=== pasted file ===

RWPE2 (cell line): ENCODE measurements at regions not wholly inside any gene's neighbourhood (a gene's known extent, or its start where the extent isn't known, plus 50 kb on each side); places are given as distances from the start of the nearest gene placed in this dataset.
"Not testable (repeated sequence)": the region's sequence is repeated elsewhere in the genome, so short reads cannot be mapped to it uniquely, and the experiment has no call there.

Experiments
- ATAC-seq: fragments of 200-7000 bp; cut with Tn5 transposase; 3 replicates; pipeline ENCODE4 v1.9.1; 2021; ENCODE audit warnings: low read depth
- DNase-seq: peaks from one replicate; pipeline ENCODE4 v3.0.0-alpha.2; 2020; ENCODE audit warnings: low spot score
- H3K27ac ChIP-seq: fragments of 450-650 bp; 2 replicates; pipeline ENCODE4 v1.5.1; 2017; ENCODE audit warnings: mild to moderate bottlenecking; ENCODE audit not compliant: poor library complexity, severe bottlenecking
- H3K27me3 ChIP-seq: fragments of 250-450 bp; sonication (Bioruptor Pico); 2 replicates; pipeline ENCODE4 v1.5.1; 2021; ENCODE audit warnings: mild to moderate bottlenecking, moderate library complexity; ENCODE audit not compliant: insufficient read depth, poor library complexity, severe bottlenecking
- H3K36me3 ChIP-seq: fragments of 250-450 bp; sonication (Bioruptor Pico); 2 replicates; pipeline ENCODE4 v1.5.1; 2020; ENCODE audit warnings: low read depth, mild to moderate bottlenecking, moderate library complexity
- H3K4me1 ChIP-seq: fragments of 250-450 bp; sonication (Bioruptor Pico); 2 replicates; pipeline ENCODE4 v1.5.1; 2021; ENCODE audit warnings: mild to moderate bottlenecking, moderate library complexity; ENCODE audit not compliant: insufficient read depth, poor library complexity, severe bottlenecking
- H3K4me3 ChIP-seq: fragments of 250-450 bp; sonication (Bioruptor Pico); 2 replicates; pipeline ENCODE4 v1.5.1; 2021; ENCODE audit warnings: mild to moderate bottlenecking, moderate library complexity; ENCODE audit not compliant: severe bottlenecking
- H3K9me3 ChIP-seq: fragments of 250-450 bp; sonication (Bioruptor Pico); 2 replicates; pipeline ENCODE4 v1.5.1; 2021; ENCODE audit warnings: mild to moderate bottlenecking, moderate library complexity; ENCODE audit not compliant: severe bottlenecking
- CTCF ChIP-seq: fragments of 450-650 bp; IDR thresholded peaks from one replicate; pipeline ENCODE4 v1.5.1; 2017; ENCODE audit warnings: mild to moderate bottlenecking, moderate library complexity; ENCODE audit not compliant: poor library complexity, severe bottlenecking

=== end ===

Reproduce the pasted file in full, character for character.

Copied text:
RWPE2 (cell line): ENCODE measurements at regions not wholly inside any gene's neighbourhood (a gene's known extent, or its start where the extent isn't known, plus 50 kb on each side); places are given as distances from the start of the nearest gene placed in this dataset.
"Not testable (repeated sequence)": the region's sequence is repeated elsewhere in the genome, so short reads cannot be mapped to it uniquely, and the experiment has no call there.

Experiments
- ATAC-seq: fragments of 200-7000 bp; cut with Tn5 transposase; 3 replicates; pipeline ENCODE4 v1.9.1; 2021; ENCODE audit warnings: low read depth
- DNase-seq: peaks from one replicate; pipeline ENCODE4 v3.0.0-alpha.2; 2020; ENCODE audit warnings: low spot score
- H3K27ac ChIP-seq: fragments of 450-650 bp; 2 replicates; pipeline ENCODE4 v1.5.1; 2017; ENCODE audit warnings: mild to moderate bottlenecking; ENCODE audit not compliant: poor library complexity, severe bottlenecking
- H3K27me3 ChIP-seq: fragments of 250-450 bp; sonication (Bioruptor Pico); 2 replicates; pipeline ENCODE4 v1.5.1; 2021; ENCODE audit warnings: mild to moderate bottlenecking, moderate library complexity; ENCODE audit not compliant: insufficient read depth, poor library complexity, severe bottlenecking
- H3K36me3 ChIP-seq: fragments of 250-450 bp; sonication (Bioruptor Pico); 2 replicates; pipeline ENCODE4 v1.5.1; 2020; ENCODE audit warnings: low read depth, mild to moderate bottlenecking, moderate library complexity
- H3K4me1 ChIP-seq: fragments of 250-450 bp; sonication (Bioruptor Pico); 2 replicates; pipeline ENCODE4 v1.5.1; 2021; ENCODE audit warnings: mild to moderate bottlenecking, moderate library complexity; ENCODE audit not compliant: insufficient read depth, poor library complexity, severe bottlenecking
- H3K4me3 ChIP-seq: fragments of 250-450 bp; sonication (Bioruptor Pico); 2 replicates; pipeline ENCODE4 v1.5.1; 2021; ENCODE audit warnings: mild to moderate bottlenecking, moderate library complexity; ENCODE audit not compliant: severe bottlenecking
- H3K9me3 ChIP-seq: fragments of 250-450 bp; sonication (Bioruptor Pico); 2 replicates; pipeline ENCODE4 v1.5.1; 2021; ENCODE audit warnings: mild to moderate bottlenecking, moderate library complexity; ENCODE audit not compliant: severe bottlenecking
- CTCF ChIP-seq: fragments of 450-650 bp; IDR thresholded peaks from one replicate; pipeline ENCODE4 v1.5.1; 2017; ENCODE audit warnings: mild to moderate bottlenecking, moderate library complexity; ENCODE audit not compliant: poor library complexity, severe bottlenecking